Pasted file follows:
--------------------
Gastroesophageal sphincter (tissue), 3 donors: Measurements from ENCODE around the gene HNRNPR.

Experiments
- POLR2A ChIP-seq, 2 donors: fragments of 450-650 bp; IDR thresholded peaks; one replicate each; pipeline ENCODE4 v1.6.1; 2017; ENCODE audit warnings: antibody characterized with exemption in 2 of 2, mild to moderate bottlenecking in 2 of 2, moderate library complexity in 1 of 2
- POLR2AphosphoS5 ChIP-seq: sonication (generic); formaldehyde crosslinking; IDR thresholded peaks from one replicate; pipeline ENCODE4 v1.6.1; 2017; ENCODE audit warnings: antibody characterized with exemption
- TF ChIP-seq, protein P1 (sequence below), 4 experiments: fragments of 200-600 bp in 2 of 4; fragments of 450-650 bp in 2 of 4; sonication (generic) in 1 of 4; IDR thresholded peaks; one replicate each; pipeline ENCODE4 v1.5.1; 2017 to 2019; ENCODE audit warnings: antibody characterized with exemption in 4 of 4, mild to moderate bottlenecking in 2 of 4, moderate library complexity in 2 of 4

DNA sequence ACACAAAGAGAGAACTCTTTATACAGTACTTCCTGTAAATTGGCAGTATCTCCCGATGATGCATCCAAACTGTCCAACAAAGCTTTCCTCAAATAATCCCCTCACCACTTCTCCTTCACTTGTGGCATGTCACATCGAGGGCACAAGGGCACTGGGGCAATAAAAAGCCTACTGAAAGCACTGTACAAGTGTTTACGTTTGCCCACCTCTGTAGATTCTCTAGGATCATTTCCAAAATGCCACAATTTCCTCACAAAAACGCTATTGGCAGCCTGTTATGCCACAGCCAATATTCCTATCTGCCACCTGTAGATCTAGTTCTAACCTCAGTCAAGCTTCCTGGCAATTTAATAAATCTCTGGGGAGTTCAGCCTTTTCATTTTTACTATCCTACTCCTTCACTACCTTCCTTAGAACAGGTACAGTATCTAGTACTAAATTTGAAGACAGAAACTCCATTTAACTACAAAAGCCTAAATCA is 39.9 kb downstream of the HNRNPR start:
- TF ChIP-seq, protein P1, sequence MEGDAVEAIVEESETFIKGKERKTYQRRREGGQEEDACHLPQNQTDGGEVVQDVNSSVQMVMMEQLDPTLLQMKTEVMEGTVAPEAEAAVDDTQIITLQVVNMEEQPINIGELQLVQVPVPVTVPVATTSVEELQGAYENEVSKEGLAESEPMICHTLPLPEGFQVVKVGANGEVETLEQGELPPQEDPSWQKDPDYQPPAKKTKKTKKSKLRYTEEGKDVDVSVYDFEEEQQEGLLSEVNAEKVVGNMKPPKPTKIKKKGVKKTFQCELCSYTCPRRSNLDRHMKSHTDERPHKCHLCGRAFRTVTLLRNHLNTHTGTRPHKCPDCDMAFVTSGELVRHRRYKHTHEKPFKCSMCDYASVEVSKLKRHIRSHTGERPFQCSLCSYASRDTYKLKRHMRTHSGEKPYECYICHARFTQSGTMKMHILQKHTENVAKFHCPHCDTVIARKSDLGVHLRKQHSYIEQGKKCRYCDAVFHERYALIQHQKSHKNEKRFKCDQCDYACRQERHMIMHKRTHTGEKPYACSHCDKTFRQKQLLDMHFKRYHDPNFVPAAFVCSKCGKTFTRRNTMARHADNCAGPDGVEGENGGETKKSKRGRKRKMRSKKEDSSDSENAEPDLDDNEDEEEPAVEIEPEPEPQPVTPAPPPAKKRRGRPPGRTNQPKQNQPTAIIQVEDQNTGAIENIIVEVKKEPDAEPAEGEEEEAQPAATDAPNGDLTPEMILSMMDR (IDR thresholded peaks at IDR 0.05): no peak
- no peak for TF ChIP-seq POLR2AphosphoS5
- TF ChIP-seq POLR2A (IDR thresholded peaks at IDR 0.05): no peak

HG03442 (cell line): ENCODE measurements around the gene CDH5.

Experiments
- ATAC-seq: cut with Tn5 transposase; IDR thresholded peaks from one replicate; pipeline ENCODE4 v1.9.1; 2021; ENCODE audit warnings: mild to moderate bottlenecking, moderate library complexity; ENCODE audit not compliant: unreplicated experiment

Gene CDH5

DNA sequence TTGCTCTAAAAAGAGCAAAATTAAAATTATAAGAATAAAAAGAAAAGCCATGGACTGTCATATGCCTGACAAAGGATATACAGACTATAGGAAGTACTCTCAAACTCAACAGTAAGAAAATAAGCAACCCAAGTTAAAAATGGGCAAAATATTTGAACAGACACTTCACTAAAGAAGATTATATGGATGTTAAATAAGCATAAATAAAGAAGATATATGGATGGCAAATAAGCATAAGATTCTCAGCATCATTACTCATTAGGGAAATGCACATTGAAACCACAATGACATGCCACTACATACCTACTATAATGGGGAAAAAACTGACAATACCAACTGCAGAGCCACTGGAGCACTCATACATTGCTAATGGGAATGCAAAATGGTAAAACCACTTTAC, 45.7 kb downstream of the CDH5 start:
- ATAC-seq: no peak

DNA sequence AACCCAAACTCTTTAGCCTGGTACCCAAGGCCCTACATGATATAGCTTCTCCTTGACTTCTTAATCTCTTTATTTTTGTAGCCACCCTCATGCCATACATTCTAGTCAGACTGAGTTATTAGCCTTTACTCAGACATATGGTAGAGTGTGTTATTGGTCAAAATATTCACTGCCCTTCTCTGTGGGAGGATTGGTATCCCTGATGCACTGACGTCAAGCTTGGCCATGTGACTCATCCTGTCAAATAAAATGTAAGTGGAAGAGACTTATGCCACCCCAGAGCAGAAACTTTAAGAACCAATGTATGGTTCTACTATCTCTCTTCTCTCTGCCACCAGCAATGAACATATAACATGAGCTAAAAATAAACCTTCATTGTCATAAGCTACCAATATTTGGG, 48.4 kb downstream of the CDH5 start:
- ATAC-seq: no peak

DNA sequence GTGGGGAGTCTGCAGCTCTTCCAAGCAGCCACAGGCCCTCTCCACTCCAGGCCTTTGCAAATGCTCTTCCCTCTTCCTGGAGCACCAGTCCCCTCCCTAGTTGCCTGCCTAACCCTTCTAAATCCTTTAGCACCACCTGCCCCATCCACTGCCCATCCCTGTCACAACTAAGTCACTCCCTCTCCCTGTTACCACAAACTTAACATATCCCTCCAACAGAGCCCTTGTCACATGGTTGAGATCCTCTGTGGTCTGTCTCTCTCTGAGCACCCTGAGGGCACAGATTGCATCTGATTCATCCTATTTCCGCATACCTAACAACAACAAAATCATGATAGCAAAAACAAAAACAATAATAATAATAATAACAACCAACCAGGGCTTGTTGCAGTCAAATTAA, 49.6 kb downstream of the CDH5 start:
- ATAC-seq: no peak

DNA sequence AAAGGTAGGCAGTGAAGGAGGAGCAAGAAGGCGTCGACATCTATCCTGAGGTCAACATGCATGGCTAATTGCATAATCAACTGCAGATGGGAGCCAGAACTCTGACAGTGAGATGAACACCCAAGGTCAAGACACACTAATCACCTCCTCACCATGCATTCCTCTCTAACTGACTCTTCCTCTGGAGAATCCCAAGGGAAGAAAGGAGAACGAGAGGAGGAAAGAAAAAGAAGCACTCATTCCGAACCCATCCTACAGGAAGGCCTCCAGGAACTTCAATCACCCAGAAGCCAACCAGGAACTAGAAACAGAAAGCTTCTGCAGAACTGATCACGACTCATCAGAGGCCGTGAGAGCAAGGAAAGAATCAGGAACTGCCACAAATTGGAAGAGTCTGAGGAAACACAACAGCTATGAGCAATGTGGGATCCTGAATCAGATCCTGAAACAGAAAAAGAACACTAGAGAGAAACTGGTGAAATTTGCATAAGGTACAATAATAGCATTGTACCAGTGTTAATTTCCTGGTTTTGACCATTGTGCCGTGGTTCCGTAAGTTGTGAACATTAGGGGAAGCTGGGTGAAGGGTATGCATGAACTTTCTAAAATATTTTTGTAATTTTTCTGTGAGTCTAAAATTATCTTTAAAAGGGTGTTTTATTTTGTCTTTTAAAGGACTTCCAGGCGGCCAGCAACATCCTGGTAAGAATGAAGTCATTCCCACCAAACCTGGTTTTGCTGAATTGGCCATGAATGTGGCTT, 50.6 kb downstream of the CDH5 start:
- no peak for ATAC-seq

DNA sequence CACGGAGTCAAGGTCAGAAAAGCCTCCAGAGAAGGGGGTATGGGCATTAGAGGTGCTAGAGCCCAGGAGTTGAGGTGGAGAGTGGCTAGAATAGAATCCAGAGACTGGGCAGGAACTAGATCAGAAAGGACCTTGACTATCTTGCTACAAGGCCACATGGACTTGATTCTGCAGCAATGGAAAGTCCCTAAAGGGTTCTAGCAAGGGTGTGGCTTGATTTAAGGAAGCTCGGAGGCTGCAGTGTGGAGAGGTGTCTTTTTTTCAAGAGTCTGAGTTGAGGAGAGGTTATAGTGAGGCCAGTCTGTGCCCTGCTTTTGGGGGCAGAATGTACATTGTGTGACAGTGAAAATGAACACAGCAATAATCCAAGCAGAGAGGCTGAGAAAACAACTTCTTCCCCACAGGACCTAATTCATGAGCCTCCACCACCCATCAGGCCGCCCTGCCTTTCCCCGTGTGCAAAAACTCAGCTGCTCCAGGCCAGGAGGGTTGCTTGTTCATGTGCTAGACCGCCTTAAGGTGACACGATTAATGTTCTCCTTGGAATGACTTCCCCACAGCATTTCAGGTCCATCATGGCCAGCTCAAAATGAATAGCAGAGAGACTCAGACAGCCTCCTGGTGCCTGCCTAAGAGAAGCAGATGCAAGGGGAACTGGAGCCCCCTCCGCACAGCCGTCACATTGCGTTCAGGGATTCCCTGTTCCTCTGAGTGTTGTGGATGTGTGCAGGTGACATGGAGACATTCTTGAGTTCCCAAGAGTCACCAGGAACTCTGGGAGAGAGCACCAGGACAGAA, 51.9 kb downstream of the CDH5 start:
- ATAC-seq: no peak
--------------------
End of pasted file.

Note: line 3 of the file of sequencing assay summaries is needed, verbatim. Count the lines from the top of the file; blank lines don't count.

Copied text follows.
- POLR2A ChIP-seq, 2 donors: fragments of 450-650 bp; IDR thresholded peaks; one replicate each; pipeline ENCODE4 v1.6.1; 2017; ENCODE audit warnings: antibody characterized with exemption in 2 of 2, mild to moderate bottlenecking in 2 of 2, moderate library complexity in 1 of 2